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Screen Time Isn’t All Bad: Ways to Stimulate Your Brain on the Internet

When a group of adults were surveyed in the UK, 38% of participants openly
admitted to spending more time than they would like looking at their mobile
phone screens.
Deloitte, the professional services network
that carried out the survey, concluded their study with a statement of veiled
caution, “What goes on behind the smartphone’s screen is only getting smarter
through machine learning, facial recognition, and other technological
advancements.”
As we continue to spend as much time as
ever fixated on our screens – in all its various shapes and sizes – the
technology behind it continues to grow savvy to our habits and impulses. In
effect, 38% of people in that survey were saying “Yes, I spend too much time
using my phone. And no, I can’t stop doing it because something, some dark,
mystic force means I just can’t stop looking.”
Which leads us to ponder, in this age of
technology users: who’s really using who here?
If more than half of those surveyed still
feel that they’re in control of their screen-time then, for now at least, the
balance may still be in our favor. But if the tech behind the screens is
becoming smarter, and the mystic forces grow stronger, then it’s a pretty good
idea that we start becoming smarter about how we use them too.
Here are three ways you can take
initiative, and the first steps to becoming a little smarter by stimulating
your brain on the Internet. Think not what you can do for your screen, but what
your screen can do for you…


Aptitude Assessment
Tests

 Aptitude Assessment Tests are a staple of
the modern recruitment process. The most innovative companies, particularly the
big players in the tech world, use them to find and hire the brightest and best
talent.
They’re often described as ‘psychometric’
tests, as they look to discover a candidate’s potential in a way that goes
beyond the CV or the interview room. This can provide an employer with a deeper
insight into someone’s most personal qualities such as behavioral instincts or
personality traits: the human mind.
Tests are subcategorized and labeled in
varying degrees of simplicity, from the more straightforward ‘numerical
reasoning’ and ‘verbal reasoning’ tests to the slightly more abstract
‘situational judgment tests’ and ‘occupational personality questionnaires’.
If companies such as Amazon and Microsoft
are using aptitude assessment tests to find the smartest graduates on the job
market, then trying your hand at the various free mock tests is a great way to test
yourself against the very best. Test your verbal and non-verbal reasoning
potential and find out if you’ve got what it takes to work for today’s leading
companies.

 

Games to Stimulate
your Mind

If ‘tests’ or ‘assessments’ seem like more
of an operose task best saved for those hours outside of ‘free time’, then
stimulating your mind with various digital games may be more appealing to you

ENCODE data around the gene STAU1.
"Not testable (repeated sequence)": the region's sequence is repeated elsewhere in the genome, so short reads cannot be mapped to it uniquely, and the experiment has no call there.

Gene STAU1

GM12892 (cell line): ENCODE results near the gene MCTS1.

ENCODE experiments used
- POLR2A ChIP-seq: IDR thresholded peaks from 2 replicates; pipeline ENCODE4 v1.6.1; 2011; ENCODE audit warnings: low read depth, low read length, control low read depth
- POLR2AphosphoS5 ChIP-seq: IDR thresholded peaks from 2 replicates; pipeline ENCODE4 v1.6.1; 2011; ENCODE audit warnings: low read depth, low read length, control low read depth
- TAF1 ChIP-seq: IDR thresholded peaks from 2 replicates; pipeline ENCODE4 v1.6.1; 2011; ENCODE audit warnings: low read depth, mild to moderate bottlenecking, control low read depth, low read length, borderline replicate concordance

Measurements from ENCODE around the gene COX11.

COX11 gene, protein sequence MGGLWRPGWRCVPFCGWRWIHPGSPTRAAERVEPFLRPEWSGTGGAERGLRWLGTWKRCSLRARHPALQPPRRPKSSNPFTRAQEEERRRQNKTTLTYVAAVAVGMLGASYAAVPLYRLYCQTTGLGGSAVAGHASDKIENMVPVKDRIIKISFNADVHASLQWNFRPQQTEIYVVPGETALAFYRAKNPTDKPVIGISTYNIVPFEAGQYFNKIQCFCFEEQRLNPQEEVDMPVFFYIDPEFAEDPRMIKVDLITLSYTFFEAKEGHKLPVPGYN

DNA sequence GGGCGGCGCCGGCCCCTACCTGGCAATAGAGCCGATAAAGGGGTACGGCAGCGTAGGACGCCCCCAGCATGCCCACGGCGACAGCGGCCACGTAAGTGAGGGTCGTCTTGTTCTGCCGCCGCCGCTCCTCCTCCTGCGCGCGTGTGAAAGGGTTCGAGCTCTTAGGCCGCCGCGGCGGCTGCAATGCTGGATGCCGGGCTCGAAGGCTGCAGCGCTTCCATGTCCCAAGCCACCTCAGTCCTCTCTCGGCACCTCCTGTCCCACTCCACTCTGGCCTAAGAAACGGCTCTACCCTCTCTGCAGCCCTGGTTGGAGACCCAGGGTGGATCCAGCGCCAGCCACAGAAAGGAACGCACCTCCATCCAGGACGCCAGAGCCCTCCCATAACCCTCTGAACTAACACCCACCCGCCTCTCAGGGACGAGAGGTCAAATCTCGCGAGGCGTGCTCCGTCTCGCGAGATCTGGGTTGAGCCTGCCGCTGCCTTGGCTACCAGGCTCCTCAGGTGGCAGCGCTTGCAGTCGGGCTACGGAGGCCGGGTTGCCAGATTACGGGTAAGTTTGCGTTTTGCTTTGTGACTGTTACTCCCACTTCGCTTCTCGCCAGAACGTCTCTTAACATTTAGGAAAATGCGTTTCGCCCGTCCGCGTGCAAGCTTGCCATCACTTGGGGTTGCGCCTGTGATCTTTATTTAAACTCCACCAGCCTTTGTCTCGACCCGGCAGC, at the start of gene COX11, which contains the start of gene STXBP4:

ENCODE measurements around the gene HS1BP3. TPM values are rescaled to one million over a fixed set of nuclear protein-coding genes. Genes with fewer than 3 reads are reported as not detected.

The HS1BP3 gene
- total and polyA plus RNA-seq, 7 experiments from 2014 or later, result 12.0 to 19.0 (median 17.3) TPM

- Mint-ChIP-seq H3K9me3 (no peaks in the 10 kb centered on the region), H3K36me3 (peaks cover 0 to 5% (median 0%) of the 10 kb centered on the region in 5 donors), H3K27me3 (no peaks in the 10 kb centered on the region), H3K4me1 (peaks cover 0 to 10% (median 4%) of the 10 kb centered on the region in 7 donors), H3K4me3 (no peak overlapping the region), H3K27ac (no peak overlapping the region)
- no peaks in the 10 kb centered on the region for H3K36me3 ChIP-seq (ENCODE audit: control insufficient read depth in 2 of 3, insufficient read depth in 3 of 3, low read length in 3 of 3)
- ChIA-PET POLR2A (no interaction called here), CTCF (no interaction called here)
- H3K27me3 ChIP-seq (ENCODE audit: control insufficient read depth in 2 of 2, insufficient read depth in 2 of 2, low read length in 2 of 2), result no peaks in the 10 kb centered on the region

Traditional board games that challenge and
improve one’s logic and reason have found a new home in the digital environment
and can often be downloaded as apps. The same goes for the old school
pen-and-paper puzzles such as crosswords and sudokus.
Regularly partaking in games and puzzles
that exercise various mental skills such as memory, attention, processing speed
and language skills is a great way to divert those feelings of wastefulness and
guilt that can often accompany a lengthy period of less productive screen time.
A good place to start might be with online Chess or Sudoku. These are two great examples of games that increase
neuroplasticity. They create changes in neural pathways which, on a very basic
level, means the brain can perform low-level reorganizations of itself. As
every game of Chess plays out uniquely (hopefully!) and each Sudoku puzzle is
laid out differently, the brain is forced to recognize and adapt to new
patterns, sharpening your ability to better perform logical tasks.

Reading Articles

Reading
remains – and shall continue to remain – the key to the world’s stored
knowledge. Whether reading books, newspapers or magazine articles, there’s no
better way to stimulate the mind than with the new information, ideas, and
perspectives that we find in the written word.
The
advent of digital publishing has made this treasure trove of knowledge readily
available to more people across the globe than ever before. A recent
Ofcom study showed that over 60% of people now
consume their news on a digital platform as opposed to traditional sources such
as print edition newspapers.
The
majority of nationwide news networks and newspapers have apps that can be
downloaded for free—although some may have what’s called a ‘paywall’ and later
require a subscription fee once a certain number of free articles have been
viewed. However, apps such as
Apple News, Google News, and Microsoft News will keep you up to date with the latest goings-on
completely free of charge.
Longform
and opinion journalism, traditionally found in magazines, is also widely
available online, with apps available for Vanity Fair, Wired and The New
Yorker.
But
perhaps the biggest shift in reading habits has come with the advent of eBooks.
Last year in the UK it
was reported that physical book sales fell by
£168m (5.4%) as more and more readers shifted to eBooks and audiobooks.
As production costs have fallen,
so have retail prices. eBooks can be bought on the
Kindle Store or the Apple Book Store for a much cheaper price than in
traditional book shops, and vast catalogs of books means it’s now easier than
ever to access the best works of fiction and non-fiction alike, all at the
click of a finger.
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Last modified: November 14, 2019
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